Governor Christine Gregoire signed an executive order on May 21, 2009, that adopts many of the measures that the Legislature failed to pass in its recent session. Executive Order 09-05, titled "Washington's Leadership on Climate Change," directs various state agencies to take actions to continue efforts to address greenhouse gas emissions. The order adds some provisions from the Governor's climate change bill, while stopping short of actually adopting cap-and-trade.

Under RCW 70.235.020, the state established targets to reduce greenhouse gas emissions to 1990 levels by 2020, and 25 percent below 1990 by 2035 and 50 percent below 1990 levels by 2050. In the last legislative session, Gov. Gregoire requested that the state legislature adopt a bill to move forward in the development of a cap-and-trade system through the Western Climate Initiative, which would have capped total emissions starting in 2012 and required industries to purchase or trade allowances for their emissions. The legislature revised the bill substantially but did not pass it by the time the session adjourned.

The Governor's order directs the Washington Department of Ecology to continue working with the six other Western states and four Canadian provinces that make up the Western Climate Initiative to develop a regional emissions reduction program and to work with the Obama Administration to help design a national program that reflects Washington state's priorities.

There are two provisions of particular interest to Washington businesses over the near term. The first requires Ecology by December 1, 2009, to provide an estimate of the greenhouse gas emissions for each facility that emits more than 25,000 metric tons of greenhouse gases per year in Washington, and identify the proportionate share of the reductions needed by each facility to meet the 2020 targets. The second requires that Ecology develop emission benchmarks for facilities the department believes will be covered by a federal or regional cap and trade program, which benchmarks Ecology will propose as the basis for distributing emission allowances in whatever cap-and-trade program is ultimately adopted in Washington. Because Ecology's implementation of these two provisions is likely to set standards that will be proposed for adoption in future climate change legislation, impacted Washington businesses will want to monitor and/or participate in these efforts. The order sets an October 1, 2010, deadline for Ecology to submit to the Governor a set of emission reduction strategies and actions to achieve the 2020 goals.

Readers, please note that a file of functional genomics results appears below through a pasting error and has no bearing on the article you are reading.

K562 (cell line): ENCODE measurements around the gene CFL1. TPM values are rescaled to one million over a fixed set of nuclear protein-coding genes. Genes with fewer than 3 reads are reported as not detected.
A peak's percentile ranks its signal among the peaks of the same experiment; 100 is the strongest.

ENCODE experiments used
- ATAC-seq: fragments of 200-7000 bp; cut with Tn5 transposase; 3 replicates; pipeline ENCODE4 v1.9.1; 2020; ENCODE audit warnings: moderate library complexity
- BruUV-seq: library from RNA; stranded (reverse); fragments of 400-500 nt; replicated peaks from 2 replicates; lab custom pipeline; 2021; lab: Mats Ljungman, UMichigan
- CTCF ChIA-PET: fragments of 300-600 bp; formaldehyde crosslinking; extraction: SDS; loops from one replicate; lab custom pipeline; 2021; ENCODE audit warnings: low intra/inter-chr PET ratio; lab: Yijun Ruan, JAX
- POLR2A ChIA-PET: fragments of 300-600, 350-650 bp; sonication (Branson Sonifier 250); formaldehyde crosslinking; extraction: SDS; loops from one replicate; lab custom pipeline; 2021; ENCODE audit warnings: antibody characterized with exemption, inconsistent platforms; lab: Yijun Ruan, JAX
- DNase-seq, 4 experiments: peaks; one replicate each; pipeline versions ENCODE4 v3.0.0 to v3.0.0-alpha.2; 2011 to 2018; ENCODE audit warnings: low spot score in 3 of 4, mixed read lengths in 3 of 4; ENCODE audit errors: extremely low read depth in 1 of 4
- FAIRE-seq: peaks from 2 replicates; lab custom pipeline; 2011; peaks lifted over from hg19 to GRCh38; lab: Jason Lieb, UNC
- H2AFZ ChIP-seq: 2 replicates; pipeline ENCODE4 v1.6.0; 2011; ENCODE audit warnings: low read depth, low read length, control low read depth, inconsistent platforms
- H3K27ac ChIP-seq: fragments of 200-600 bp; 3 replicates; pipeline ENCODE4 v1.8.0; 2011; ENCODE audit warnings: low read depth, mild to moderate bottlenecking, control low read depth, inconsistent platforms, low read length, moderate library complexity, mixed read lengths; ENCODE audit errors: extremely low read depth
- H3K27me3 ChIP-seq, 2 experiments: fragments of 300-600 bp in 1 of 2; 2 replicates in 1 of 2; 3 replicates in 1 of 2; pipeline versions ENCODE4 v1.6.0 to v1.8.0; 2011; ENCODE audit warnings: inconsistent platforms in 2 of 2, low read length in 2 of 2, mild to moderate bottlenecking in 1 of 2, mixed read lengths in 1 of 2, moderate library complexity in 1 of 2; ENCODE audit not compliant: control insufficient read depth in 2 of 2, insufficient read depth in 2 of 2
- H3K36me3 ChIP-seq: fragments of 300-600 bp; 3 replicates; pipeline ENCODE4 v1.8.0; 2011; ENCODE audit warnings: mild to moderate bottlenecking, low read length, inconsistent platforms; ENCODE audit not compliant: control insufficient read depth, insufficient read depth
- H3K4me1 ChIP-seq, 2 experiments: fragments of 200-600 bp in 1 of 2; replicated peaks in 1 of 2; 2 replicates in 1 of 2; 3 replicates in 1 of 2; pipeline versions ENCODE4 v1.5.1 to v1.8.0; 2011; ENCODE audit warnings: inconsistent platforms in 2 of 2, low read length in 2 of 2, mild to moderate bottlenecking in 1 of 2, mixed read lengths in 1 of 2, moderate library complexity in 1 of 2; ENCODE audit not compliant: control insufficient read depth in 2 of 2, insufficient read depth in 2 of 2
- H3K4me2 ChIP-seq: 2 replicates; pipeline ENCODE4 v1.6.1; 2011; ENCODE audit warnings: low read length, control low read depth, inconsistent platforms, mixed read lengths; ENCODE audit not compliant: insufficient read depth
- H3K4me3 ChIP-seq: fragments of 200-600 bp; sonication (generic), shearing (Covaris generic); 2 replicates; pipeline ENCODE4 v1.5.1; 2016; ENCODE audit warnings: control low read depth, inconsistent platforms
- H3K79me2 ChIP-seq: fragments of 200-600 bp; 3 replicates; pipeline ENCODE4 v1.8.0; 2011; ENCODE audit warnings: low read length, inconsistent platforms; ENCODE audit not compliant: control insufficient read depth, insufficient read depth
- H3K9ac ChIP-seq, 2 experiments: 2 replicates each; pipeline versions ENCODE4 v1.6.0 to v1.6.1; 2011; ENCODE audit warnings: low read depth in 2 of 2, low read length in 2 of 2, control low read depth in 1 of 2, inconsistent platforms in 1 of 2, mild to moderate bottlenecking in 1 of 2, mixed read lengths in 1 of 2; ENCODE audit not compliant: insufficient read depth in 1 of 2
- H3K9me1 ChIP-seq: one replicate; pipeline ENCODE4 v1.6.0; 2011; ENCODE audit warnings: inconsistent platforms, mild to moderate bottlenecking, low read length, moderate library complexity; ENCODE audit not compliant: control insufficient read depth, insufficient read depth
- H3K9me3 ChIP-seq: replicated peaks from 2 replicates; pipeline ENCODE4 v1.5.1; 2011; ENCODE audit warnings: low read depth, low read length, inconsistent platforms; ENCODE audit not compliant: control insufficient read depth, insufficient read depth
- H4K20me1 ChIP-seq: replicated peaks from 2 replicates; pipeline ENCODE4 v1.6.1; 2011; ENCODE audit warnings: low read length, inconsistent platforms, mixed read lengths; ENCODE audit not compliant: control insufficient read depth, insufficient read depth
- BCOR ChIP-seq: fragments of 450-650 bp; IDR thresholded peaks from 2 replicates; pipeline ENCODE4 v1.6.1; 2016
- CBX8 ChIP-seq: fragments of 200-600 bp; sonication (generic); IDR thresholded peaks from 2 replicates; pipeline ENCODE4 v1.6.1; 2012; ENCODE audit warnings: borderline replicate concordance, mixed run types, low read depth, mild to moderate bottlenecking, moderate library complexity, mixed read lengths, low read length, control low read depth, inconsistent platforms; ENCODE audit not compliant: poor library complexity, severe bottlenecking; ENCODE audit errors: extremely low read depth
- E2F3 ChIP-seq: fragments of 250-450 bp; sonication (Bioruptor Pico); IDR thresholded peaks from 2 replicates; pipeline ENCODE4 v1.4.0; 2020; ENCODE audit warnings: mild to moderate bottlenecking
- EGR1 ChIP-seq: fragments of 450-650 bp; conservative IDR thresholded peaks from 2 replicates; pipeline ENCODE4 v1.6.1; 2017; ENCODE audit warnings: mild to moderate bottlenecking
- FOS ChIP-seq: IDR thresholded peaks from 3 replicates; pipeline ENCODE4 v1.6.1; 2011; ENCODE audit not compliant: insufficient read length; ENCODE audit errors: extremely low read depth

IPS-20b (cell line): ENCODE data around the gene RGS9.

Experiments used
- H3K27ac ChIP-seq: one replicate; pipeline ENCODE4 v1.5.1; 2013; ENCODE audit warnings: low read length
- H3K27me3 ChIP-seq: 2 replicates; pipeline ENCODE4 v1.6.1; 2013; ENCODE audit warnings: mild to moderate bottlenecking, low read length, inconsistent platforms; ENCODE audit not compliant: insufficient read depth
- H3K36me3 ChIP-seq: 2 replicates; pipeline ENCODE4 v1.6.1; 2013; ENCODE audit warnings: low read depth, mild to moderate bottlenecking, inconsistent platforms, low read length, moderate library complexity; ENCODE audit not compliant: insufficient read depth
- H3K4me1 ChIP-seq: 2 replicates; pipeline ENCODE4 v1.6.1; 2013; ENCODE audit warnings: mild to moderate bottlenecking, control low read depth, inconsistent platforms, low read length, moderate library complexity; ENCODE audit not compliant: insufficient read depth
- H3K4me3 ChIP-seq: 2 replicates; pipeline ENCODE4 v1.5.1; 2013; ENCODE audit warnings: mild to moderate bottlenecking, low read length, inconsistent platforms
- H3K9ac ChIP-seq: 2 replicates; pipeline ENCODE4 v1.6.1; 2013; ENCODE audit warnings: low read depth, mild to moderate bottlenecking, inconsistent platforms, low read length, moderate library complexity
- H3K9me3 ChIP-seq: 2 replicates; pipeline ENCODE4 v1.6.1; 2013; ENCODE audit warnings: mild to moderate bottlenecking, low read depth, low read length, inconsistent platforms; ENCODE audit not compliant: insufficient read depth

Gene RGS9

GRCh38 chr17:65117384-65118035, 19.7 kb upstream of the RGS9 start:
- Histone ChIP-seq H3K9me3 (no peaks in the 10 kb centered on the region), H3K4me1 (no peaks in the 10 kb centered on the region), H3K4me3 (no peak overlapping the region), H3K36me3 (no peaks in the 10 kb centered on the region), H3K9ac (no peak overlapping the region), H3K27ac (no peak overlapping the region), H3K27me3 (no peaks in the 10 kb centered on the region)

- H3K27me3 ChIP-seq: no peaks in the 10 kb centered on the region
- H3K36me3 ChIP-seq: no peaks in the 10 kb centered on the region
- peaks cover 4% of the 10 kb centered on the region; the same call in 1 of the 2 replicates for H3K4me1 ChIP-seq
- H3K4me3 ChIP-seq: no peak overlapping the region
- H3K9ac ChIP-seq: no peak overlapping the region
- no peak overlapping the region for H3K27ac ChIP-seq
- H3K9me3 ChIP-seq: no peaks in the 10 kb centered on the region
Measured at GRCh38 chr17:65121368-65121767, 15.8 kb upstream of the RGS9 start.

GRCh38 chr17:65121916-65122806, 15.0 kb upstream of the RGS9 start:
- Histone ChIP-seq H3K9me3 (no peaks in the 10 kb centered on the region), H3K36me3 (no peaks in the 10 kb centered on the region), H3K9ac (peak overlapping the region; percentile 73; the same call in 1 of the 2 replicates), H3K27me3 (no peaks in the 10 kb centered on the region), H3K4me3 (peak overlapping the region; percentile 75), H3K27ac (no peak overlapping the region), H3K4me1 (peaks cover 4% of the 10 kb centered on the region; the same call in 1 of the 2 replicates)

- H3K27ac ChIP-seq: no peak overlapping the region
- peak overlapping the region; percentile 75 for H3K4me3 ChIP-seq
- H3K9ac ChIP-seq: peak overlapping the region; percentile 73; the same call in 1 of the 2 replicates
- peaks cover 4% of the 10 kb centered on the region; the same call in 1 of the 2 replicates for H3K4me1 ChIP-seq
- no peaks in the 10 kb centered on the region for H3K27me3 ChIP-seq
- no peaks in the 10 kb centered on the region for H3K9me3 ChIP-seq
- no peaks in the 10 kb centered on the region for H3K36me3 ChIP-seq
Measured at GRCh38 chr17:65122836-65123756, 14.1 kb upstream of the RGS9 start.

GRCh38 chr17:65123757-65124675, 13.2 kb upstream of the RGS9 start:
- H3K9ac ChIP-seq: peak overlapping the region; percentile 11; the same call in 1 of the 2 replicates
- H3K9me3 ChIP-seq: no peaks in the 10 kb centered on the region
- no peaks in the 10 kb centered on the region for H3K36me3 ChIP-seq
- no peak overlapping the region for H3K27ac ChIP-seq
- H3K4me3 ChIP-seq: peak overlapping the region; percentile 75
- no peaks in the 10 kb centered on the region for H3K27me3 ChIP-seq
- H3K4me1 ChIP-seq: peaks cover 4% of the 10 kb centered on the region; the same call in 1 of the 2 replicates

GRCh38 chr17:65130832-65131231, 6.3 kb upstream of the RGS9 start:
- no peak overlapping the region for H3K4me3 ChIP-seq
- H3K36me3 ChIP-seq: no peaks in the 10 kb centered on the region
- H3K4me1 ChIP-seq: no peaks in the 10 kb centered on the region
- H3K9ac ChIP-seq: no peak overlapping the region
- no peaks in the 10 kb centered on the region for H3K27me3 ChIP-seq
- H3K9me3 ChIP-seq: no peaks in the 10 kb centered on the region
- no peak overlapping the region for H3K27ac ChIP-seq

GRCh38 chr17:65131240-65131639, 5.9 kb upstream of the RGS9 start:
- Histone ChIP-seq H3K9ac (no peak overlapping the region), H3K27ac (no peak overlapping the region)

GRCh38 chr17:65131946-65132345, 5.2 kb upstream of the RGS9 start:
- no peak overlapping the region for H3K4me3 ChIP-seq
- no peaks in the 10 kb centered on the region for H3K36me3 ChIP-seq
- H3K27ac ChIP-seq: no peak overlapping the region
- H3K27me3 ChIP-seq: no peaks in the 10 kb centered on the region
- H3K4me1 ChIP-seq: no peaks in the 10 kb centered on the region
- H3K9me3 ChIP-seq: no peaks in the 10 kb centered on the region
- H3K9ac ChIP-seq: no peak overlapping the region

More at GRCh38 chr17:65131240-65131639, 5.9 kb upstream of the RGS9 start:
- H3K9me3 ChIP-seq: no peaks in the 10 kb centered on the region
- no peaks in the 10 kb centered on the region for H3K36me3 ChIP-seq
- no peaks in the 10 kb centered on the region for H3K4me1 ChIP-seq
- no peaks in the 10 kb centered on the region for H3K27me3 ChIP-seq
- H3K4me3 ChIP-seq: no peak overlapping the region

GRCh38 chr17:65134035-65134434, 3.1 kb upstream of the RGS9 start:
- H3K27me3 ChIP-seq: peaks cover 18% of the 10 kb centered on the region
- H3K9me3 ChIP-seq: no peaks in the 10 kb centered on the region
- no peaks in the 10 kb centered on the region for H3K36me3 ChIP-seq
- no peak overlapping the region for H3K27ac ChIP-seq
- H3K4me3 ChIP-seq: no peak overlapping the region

In addition, the Executive Order provides for:

  • Reducing emissions by half from the TransAlta coal-fired power plant near Centralia;
  • Ensuring Washington has trees to capture harmful carbon, while creating financial incentives for the forestry industry;
  • Working on low-carbon fuel standards or alternative requirements to reduce carbon emissions from the transportation sector;
  • Joining with other West Coast states and the private sector to develop and implement a West Coast highway accessible to electric and alternative-fuel vehicles;
  • Addressing rising sea levels and the risks to water supplies; and
  • Increasing transit options, such as buses, light rail and ride-share programs, and give Washington residents more choices for reducing the effect of transportation emissions.  

In her comments at the press conference to sign the Executive Order, the Governor called it the "next best thing" to having a cap-and-trade bill. The order, however, doesn't address funding, which is going to be an ever-present issue with an economy in recession and steep cuts to government programs.